ArcTanGent, the premier celebration of all things post-, math- and just plain heavy kicks off tomorrow and it's set to be a muddy one, with its best ever line up across the three days. You pretty much can't go wrong no matter who you pick to see this year - but bearing that in mind, here's the second part of our Top 10 bands you really should get stuck in your ears this weekend, and you can catch our Part 1 here.
Hailing from the Midlands, UK, Conjurer exploded onto the scene with 2018’s sublime debut Mire, an uncompromisingly heavy blend of sludge, doom, death and black metal that refuses to be pigeonholed. The band describe themselves as ‘UK based riff music’ and it’s a simple moniker that belies the complexity of their music.
Their profile has been rising steadily ever since and it’s not hard to see why, with their raved-about live shows as well as a wicked sense of humour and social media presence, the band are making waves both here and across the pond - having recently toured the US. They’re currently signed to the inimitable Holy Roar Records, who have a habit of spotting and nurturing excellence.
The Aarhus, Denmark based collective that is Møl have been rising stars of the underground for a few years, releasing two well-received EPs (I and II) before 2018’s Jord, an album that truly catapulted them upwards. They play a blend of black metal and shoegaze (funnily enough called blackgaze) that initially came into mainstream consciousness back with Deafheaven’s hipster-baiting Sunbather back in 2012.
Since then the genre sometimes gets a bit of a bad rep, but Møl are taking it in a far uglier direction, with songs exploring humanity’s impermanence and fleeting nature, all set to the backdrop of lush, expansive soundscapes and acerbic vocals.
Zeal & Ardor
Formed initially because of a dare from the infamous 4chan, Zeal & Ardor meld black metal, gospel music and old , a group of styles that seem incongruous and to have nothing in common. Despite this, Swiss-American Manuel Gagneux deftly balances all the elements to create a truly unique sound.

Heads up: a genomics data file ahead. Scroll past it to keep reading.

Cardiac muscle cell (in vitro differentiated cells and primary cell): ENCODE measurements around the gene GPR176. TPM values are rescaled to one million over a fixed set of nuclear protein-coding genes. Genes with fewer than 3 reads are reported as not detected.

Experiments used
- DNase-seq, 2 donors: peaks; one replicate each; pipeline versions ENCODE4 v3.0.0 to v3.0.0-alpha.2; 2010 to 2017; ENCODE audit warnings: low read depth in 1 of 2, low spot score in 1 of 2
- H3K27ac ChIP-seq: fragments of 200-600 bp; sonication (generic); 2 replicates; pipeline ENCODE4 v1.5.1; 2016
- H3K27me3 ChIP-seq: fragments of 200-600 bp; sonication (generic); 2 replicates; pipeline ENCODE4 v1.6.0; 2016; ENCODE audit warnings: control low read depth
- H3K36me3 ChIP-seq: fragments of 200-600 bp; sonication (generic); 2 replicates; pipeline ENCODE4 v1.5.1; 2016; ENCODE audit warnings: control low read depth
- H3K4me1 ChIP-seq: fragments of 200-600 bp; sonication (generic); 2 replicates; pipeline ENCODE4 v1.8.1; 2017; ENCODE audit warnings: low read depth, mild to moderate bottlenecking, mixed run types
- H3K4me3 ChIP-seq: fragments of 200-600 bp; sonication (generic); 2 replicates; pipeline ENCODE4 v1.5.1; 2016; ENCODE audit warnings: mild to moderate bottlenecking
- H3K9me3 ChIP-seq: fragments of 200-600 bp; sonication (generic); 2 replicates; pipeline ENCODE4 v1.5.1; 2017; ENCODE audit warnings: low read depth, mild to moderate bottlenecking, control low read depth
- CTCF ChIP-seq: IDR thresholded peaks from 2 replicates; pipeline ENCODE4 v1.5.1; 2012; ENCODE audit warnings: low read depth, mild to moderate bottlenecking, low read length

Debut record Devil Is Fine was written and recorded entirely by Gagneux and was released on Bandcamp in 2016 and re-released once they were picked up by the label MVKA. The title track is arguably one of their best known and neatly encapsulates all the disparate styles into one; sophomore effort Stranger Fruit is a more measured, considered approach that somehow achieves an even better balance and melding of the elements into a cohesive whole.
Employed to Serve
Woking’s wrecking crew Employed to Serve are possibly one of the heaviest bands on this year’s bill, if not sonically (which is still probable), then at least lyrically. The band rail against the injustices of the modern world in bludgeoning, frenetic, brutal hardcore assaults.
2017’s The Warmth of a Dying Sun topped many end of year lists, and for good reason and this year’s Eternal Forward Motion looks set to do the same again. It’s a fitting title for a band always moving forwards and pushing the boundaries of hardcore and metal.Their abrasive, unforgiving music translates into equally vicious and cathartic live shows and are not to be missed.
Curse These Metal Hands
Curse These Metal Hands were born at last year’s ArcTanGent when two Holy Roar Records labelmates, Conjurer and Pijn, joined forces for what initially seemed to be a one-off set that had fans salivating at what it could be like given the caliber of the separate bands. It clearly went well enough as they’re back again this year and are about to jointly release an album under the same name, one that balances the crushing, uncompromising brutality of Conjurer with the elegant but bleak soundscapes of Pijn.
The group happily leaned into comparisons to Baroness, spawning a slew of memes and jokes around the similarities, a welcome antidote to how self-serious metal can sometimes be from a group that wants to showcase the power of positivity and how life-affirming heavy metal can be. With songs like ‘High Spirits’ that flow between multiple movements all the while carrying an undertone of joy, CTMH are truly not to be missed this year.